On Monday the soldiers returned and camped in some buildings around the Muqata. One APC on the western side, a few jeeps at the southeastern entrance (blocking off some residential buildings), and the building of the Palestinian Culture Ministry, whose roof on the eighth floor is an excellent lookout position. The soldiers sat in jeeps with their doors open, Palestinian cars passed them by, pedestrians walked alongside them.
Each group ignored the other - until the soldiers stretched rubber straps between the two sides of the street to prevent cars from crossing. Meanwhile they watched all the press cars and the cars of senior officials making their way among the ruins of the Muqata, and the bulldozers that began to remove fragments of concrete and piles of earth and barbed wire fences that the IDF had installed during the days of siege.
There is no doubt that the demonstrations in Ramallah, which ended with the lifting of the siege, are another proof of Yasser Arafat's public recovery, says one of the many members of the Palestinian Legislative Council who was active in trying to bring down the government that Arafat had put together.
Two weeks ago their determination led the government to resign, and Arafat promised to bring a new and better group of ministers before the council within two weeks. That was supposed to happen yesterday or today, but for understandable reasons, the council decided not to pressure him.
On Monday, council chair Ahmed Qureia (Abu Ala) visited him, and asked him to write a letter to the council asking for a two-week extension for presenting the new group of ministers. The names of professionals, experts, who are supposed to replace Arafat's political appointees - nearly all of whom have been serving as ministers for seven years - are being floated.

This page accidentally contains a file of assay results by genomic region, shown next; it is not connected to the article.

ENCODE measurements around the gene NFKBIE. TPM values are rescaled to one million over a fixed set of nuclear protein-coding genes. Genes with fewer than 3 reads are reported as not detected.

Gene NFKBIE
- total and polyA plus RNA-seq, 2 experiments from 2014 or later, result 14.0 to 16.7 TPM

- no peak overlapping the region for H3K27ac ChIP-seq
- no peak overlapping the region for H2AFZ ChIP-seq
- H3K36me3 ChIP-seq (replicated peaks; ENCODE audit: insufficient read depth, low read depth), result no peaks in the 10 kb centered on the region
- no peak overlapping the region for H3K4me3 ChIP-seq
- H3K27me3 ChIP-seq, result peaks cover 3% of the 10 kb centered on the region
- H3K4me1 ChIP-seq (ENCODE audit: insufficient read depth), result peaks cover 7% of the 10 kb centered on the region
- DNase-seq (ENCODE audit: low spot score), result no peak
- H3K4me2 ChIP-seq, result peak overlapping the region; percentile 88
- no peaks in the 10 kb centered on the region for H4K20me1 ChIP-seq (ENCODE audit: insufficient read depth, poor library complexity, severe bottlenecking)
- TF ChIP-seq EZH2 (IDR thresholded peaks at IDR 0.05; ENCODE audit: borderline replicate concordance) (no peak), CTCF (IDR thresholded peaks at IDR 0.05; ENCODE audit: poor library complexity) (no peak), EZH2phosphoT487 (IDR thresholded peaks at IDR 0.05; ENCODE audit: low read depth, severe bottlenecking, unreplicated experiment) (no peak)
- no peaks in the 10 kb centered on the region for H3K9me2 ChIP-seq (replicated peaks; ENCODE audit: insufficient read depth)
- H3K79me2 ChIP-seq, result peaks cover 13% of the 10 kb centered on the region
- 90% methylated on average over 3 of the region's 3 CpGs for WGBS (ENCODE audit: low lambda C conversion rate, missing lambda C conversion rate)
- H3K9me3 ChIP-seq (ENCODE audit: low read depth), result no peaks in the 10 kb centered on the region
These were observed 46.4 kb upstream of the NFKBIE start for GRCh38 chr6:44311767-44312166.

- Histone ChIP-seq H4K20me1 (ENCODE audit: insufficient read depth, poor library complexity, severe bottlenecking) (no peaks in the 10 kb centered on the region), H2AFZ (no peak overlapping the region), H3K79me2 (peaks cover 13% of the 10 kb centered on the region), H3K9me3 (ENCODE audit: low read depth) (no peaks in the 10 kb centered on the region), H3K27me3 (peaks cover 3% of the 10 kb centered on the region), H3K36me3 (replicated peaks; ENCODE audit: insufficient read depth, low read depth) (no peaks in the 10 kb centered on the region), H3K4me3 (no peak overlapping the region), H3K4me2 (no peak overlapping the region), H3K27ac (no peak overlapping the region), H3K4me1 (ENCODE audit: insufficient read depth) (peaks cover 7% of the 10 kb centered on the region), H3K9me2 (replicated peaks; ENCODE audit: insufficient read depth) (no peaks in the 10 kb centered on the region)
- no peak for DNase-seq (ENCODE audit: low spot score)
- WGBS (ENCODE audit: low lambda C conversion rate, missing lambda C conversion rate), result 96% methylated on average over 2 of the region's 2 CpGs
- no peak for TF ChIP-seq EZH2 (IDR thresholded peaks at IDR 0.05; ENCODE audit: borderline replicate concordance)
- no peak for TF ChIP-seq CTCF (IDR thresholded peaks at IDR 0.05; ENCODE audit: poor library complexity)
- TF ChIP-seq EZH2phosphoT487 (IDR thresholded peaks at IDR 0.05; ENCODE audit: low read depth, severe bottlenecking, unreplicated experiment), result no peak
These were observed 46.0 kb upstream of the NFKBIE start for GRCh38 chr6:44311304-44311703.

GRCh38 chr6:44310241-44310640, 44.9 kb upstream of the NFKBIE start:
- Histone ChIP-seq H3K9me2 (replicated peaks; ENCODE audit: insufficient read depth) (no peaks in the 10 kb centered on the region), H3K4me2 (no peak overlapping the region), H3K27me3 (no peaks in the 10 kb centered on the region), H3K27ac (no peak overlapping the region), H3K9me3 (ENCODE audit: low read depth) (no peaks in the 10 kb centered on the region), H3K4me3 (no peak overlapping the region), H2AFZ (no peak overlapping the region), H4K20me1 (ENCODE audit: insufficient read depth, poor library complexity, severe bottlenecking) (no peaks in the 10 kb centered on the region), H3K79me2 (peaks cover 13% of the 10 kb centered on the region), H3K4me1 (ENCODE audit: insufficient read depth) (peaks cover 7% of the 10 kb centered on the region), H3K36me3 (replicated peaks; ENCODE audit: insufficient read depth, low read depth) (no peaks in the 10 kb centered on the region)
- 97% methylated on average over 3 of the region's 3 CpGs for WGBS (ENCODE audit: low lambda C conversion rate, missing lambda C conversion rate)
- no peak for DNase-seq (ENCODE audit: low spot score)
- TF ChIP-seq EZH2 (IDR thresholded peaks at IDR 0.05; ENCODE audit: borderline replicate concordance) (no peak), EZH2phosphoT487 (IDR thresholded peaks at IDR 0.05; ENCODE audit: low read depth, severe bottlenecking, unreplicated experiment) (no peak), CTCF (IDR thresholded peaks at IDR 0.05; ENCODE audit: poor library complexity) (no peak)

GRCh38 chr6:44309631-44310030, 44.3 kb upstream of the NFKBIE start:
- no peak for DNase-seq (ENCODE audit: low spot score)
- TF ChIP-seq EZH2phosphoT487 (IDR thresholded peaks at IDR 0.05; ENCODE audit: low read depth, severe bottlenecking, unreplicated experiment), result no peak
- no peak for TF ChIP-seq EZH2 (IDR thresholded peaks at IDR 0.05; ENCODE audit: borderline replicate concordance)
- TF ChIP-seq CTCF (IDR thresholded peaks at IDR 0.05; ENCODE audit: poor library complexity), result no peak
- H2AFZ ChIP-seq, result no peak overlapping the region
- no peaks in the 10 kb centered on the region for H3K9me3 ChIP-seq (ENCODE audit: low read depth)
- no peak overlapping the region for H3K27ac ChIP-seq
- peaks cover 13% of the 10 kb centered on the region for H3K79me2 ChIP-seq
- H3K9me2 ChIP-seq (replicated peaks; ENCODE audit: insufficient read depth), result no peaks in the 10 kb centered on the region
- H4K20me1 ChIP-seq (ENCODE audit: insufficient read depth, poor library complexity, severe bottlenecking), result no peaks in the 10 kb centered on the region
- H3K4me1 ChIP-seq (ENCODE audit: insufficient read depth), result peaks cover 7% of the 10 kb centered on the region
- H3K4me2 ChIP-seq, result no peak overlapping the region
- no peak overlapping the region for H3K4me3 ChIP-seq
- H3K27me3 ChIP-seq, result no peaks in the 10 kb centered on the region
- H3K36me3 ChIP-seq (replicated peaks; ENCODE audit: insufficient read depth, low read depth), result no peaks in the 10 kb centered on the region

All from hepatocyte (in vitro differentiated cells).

They are also being divided into several types - those who are corrupt, those who didn't bother to take care of the issues in their ministries, those who are not capable of serving in such a responsible job, and the minority who are doing good work.
Will a recovery in Arafat's status affect the nature of the changes in his government as well? The steps that led to the resignation of the government left Arafat angry and introverted, they say in Ramallah. "Sharon spoiled everything," said that same council member. "Arafat today is not what he was two weeks ago, and therefore the legislative council has to be very careful about its moves."
Nevertheless, he says, the council's situation is better than that of the central committee of Fatah. Level headed observers in Ramallah don't buy the version of the Muqata, that in meetings of the central committee and of other senior Fatah officials, a putsch was prepared against Arafat. Some in Ramallah think that it is simply the ruling elite's typical lack of sensitivity and its lack of communication with the public.
Where's my escort?
While dozens of people violated the curfew and took the risk of driving in their cars, Abu Mazen (Mahmoud Abbas) didn't think twice, and as is his custom during every curfew, requested to be escorted by the Israeli Civil Administration when he drove to a political meeting of several senior Fatah officials in a residential building.